Dodi Li also comes from the Song of Songs. The words are popular at both Jewish weddings and Shabbat. They celebrate the love between two people and/or the loving bond between God and the Jewish people. We envision it being used either as processional music or as part of a Shabbat service.
This is the first song we wrote for a family simcha. We wrote it for our siblings Daniel and Melissa’s wedding in August 2009. The Hebrew is woven together from two different sources. The words bruchim habaim b’shem Adonai, berachnu hem mibeit Adonai, mi adir al hakol, mi baruch al hakol come from the beginning of the wedding liturgy while the words zeh dodi v’zeh re’i (this is my beloved, this is my friend) come from Song of Songs. We incorporated the words zeh dodi v’zeh re’i several years earlier in our own tenaim and wedding invitation.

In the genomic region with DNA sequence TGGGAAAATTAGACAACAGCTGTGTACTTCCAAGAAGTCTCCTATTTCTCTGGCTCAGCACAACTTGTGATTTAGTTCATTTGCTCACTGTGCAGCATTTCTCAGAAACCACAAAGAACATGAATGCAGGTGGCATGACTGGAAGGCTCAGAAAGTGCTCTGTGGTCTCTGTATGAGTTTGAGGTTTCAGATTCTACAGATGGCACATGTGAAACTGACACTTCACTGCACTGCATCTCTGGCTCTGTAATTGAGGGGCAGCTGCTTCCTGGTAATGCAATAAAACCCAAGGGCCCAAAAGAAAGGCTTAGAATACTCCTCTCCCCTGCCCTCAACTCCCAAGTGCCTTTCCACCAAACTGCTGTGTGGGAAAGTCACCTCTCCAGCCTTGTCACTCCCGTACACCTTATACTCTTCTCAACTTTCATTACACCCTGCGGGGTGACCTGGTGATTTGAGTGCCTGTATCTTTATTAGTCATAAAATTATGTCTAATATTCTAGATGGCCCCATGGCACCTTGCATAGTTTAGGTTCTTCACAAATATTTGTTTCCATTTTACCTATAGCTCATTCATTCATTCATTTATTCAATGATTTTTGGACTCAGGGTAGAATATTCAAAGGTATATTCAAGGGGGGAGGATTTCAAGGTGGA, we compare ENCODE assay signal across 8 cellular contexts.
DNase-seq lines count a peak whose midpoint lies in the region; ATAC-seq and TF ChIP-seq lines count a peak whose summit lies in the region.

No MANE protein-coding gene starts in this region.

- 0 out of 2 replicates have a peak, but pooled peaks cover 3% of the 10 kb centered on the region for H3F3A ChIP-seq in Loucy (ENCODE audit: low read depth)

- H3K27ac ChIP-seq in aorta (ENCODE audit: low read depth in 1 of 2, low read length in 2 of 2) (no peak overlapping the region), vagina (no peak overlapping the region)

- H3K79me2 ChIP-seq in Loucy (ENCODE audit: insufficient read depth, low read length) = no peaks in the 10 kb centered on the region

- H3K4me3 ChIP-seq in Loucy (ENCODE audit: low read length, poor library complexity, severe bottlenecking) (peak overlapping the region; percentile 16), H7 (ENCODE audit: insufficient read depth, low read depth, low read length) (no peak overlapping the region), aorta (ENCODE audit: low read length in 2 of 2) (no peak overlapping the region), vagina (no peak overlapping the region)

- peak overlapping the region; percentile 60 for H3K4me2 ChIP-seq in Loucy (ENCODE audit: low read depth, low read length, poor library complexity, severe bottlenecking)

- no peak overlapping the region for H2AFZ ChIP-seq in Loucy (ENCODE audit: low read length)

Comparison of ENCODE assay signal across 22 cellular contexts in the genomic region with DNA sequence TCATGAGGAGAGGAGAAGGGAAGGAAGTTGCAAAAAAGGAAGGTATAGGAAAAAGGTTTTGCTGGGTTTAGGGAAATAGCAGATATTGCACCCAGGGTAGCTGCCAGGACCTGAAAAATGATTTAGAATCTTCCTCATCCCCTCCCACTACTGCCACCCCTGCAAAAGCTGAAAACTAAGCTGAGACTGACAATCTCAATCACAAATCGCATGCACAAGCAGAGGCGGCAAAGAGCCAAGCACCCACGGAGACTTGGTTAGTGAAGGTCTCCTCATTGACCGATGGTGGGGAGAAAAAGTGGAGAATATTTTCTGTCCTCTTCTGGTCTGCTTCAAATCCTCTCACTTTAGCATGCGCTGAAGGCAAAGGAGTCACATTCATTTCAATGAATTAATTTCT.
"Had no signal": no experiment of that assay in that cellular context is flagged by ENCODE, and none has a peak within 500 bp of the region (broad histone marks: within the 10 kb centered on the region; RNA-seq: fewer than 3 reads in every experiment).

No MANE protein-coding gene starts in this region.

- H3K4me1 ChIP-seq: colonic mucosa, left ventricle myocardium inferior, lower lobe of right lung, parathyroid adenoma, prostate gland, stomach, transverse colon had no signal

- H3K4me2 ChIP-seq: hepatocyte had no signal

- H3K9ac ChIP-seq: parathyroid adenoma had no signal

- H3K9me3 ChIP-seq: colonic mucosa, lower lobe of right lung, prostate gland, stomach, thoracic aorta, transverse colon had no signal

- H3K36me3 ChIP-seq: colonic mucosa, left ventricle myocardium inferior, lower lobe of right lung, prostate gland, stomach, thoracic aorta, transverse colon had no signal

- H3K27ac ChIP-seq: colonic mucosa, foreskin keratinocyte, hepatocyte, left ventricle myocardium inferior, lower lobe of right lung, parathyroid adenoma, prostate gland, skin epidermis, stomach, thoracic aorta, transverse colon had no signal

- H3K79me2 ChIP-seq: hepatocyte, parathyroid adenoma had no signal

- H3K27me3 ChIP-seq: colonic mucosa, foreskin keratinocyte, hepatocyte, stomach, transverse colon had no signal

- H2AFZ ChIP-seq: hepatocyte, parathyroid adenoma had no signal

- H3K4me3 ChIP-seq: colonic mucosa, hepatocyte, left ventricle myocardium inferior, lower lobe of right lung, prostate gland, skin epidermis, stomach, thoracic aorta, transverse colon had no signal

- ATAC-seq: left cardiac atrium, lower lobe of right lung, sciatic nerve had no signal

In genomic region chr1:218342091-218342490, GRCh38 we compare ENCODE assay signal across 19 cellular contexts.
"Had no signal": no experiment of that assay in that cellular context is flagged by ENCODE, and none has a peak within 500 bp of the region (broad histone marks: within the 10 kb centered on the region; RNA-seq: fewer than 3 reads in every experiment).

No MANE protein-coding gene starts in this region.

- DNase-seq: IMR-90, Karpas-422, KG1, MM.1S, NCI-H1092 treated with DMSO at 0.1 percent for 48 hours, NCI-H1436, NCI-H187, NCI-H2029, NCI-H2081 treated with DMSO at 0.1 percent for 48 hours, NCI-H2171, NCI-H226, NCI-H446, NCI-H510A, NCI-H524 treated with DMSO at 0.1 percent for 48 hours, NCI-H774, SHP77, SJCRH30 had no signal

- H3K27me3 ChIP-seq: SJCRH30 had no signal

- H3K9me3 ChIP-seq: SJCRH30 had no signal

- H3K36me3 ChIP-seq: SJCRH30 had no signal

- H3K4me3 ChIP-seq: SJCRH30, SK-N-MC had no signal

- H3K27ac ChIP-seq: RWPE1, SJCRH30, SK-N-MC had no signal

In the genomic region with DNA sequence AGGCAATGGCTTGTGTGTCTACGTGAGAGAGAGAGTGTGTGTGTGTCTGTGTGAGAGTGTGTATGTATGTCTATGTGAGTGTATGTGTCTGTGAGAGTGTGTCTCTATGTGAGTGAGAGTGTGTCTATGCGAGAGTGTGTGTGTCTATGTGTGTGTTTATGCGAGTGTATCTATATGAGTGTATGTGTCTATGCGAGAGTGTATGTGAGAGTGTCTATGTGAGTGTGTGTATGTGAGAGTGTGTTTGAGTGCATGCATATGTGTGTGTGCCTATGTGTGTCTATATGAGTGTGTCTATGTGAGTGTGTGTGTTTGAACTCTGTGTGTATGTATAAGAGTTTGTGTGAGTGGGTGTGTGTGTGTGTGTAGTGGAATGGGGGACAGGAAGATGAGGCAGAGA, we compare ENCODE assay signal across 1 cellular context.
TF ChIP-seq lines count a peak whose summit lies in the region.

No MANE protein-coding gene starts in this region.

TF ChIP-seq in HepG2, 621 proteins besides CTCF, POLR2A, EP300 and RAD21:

The words of the prophet Hosea are recited at two different times– upon wrapping tefillin and during the Erusin part of the wedding ceremony. We wrote this melody for our siblings Zach and Ali’s wedding. When thinking about the English we felt that the phrase, “I will hold you” captured the emotional meaning of the Hebrew, which is more commonly translated as, “I betroth.” We intentionally conclude with “I will hold you in this love” rather than “in this life” because, as we say to our daughter, love never dies. We also sang this song at our 10th anniversary celebration, surrounded by family and friends.
Music has always been an important of our lives. The arrival of our beautiful daughter, Hadara, in 2011, was truly a cause for song. Hadara inspired several songs in us but this is the one that really stuck. For many months we sang it to her at bedtime and still sing it occasionally at Shabbat when she isn’t impatient for challah. With a bit of imagination part of the Hebrew can be changed to switch the blessing from being the parental blessing for a daughter to the parental blessing for a son.